Emerging HR Leader of the Year prize goes to Selina Rothery of CBRE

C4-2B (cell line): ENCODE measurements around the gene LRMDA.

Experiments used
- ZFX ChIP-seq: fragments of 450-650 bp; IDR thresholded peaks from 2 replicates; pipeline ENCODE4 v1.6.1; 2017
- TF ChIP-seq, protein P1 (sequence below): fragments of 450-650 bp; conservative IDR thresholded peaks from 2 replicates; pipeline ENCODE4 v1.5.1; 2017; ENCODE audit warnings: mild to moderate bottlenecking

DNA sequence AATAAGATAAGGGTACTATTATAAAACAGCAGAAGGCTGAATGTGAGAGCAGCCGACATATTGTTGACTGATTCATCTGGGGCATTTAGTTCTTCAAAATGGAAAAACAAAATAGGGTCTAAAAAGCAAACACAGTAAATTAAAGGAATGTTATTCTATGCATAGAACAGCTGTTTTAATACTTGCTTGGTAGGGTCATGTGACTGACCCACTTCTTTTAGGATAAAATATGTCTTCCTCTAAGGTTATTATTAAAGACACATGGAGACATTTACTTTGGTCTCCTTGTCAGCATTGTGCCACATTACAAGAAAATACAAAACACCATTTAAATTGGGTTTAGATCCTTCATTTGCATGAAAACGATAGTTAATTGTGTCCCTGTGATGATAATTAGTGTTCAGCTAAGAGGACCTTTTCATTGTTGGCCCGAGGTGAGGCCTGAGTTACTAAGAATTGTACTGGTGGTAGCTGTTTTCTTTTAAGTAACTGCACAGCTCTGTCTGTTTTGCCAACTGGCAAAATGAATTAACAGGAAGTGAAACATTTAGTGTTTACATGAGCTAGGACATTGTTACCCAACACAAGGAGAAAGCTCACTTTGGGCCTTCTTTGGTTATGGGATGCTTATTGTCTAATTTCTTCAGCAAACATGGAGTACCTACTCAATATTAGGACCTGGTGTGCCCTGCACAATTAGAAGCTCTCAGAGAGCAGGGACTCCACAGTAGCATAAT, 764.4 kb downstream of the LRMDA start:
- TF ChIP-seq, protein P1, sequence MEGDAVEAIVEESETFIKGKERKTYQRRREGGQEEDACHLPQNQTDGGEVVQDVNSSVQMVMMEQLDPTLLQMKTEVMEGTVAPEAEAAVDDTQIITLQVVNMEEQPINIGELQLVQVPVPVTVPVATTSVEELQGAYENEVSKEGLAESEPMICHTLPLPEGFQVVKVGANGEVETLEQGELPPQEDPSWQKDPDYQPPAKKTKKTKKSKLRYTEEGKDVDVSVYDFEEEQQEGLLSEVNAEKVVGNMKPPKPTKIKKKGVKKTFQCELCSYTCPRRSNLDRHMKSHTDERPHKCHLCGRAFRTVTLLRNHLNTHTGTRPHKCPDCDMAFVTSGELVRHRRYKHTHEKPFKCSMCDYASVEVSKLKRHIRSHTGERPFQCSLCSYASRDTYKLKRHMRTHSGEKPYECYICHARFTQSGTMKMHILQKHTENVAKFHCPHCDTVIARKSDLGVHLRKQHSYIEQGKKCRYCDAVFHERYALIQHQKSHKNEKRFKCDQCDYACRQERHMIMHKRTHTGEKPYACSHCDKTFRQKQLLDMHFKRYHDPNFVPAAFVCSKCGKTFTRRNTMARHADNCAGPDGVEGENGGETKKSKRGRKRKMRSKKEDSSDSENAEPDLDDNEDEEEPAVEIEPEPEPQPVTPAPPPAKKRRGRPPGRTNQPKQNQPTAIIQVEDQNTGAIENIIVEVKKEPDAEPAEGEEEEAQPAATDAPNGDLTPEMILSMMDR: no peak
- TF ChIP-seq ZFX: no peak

first_imgEmerging HR Leader of the Year prize goes to Selina Rothery of CBREBy Adam McCulloch on 22 Nov 2017 in Awards 2017, Personnel Today, Leadership, PT Awards Selina Rothery (second from left) receives her award from Sue Perkins. Ed Telling Each of the shortlisted entries for the Personnel Today Awards 2017 rising star category are highly valued by their colleagues for their ability to encourage a collaborative culture and develop talent but it was Selina Rothery’s ability to resolve complex employee relations cases and deliver key initiatives that finally swayed the judges. The category was sponsored by Personnel Today JobsWinnerSelina Rothery, CBRE Global Workplace SolutionsHer innovative approach, emotional intelligence, first-class knowledge of her sector and can-do attitude has set apart Selina Rothery since she joined CBRE in 2013 as HR adviser to support two HR business partners across Europe, the Middle East and Africa. She is currently HR business partner for the Project Management (PJM) division leading people matters for 170 UK employees and $25m revenue, overseeing a further 250 project managers embedded in divisions across the company.Selina has consistently added value beyond her role by leading and delivering key initiatives contributing to the business’s success. For example, she achieved closer collaboration between two of CBRE’s HR teams by using knowledge-sharing forums to align HR processes. Her expertise at resolving complex employee relations cases has been apparent in relation to several projects aimed at producing cost benefits, such as when removing the company car fleet benefit within one entity of the business.Since joining as HR lead for PJM in 2016 Selina has led on the acquisition and retention of talent, overseeing a growth in headcount of 40%. She has increased gender diversity in the team by 84%. Selina has improved talent management at the firm, working with the head of HR to design and deliver a talent calibration process including a talent pool workforce planner. Coupled with her instigation of weekly leadership meetings, this has resulted in 10 employees within four months internally transferring into new opportunities. Her use of the talent referral policy has helped produce significant cost reductions on recruitment fees.Runners-upLiz Laughton, Royal College of NursingLiz Laughton is described by colleagues as a “formidable, talented leader”. She has risen at RCN from being HR assistant on joining in 2009 to now being acting head of human resources and organisational development.She has worked in five different roles in the department. At RCN’s publishing subsidiary company, RCNi, Liz worked as acting head of HR on secondment. Her effectiveness in this role led the organisation’s chairman to offer her the role permanently but she chose to return to RCN as acting head of HR and OD.JudgesLaura Guttfield, HR Business Partner, ITNAngela O’Connor, CEO, The HR LoungeBruce Warman, Chairman, Centre for Economic and Business ResearchHer colleagues regard Liz as having been instrumental in helping the RCN achieve Investors in People Gold Status since 2012 and also being acknowledged at the HR Excellence Awards as the Best HR Department.Liz is considered by all at RCN to have the priceless ability of making people feel comfortable and valued, has shown a real ability at achieving tasks and has great vision.Angela Watkins, Midlands Air Ambulance CharityWhether she is designing and implementing a change management project or supporting volunteers in the field, Angela Watkins’ personality shines through, say the charity’s staff.Colleagues say that Angela has time for everyone and the air ambulance service (MAAC) has benefited hugely from her presence. Angela’s remit is to manage all HR aspects for the charity, as well as look after the charity’s governance, business administration, health and safety, risk register, IT infrastructure, and manage the busy administration and logistics teams.She also assists with fundraising events, supports the volunteer programme, and often steps in to assist with projects and the planning of large charity-managed events.Angela joined MAAC in 2012 and soon helped implement and manage a comprehensive training plan to engage, empower and further motivate staff. The staff are encouraged to source their own training requirements, to empower them to take responsibility for their professional development. And through Angela’s leadership of the administration department, 80% of its team have now achieved accredited NVQ qualifications at level 2 or above.By creating a team skills matrix detailing individuals’ key skills and experience, Angela has played a major part in developing internal training within the charity and promoting skills and staff between departments. She has also set up fundraising and finance working groups, enabling open discussion of the charity’s vision and strategy and giving junior staff a voice in the decision-making process. Together with away days and a staff recognition scheme, Angela has played a major role in reinforcing core values within the charity. She has also played a key role in ensuring high quality governance and that third-party suppliers are ethical by establishing a code of conduct.Natasha Whittaker, Microgaming Software SystemsBeing based on the Isle of Man means that finding the right people can be a tough task. However, since joining Microgaming in 2016, talent acquisition specialist Natasha Whittaker has already increased the rapidly growing company’s headcount by 13% in response to a need for new roles, teams and departments.Natasha overhauled the firm’s recruitment process, firstly by redesigning recruitment adverts and. focusing on social media campaigns on Facebook and LinkedIn, using local newspapers far less.Natasha also looked at the candidate experience with the company soon finding that the simple introduction of closing dates and the prescheduling of shortlisting and interview dates would streamline the recruitment process. The company is aware of this chiefly because it was Natasha who also improved its recruitment metrics. To this end she reduced the time to hire by 44% and reduced Microgaming’s agency placements by 13% in 2016.Natasha’s recruitment strategy included an apprenticeship programme aimed at bringing future leaders to the business. The level of detail in Natasha’s planning ensured everyone knew exactly what their responsibilities were and how to go about the task of driving brand engagement with people who might one day lead the company. No comments yet. Leave a Reply Click here to cancel reply.Comment Name (required) Email (will not be published) (required) Website Previous Article Next Article Related posts:No related photos.last_img read more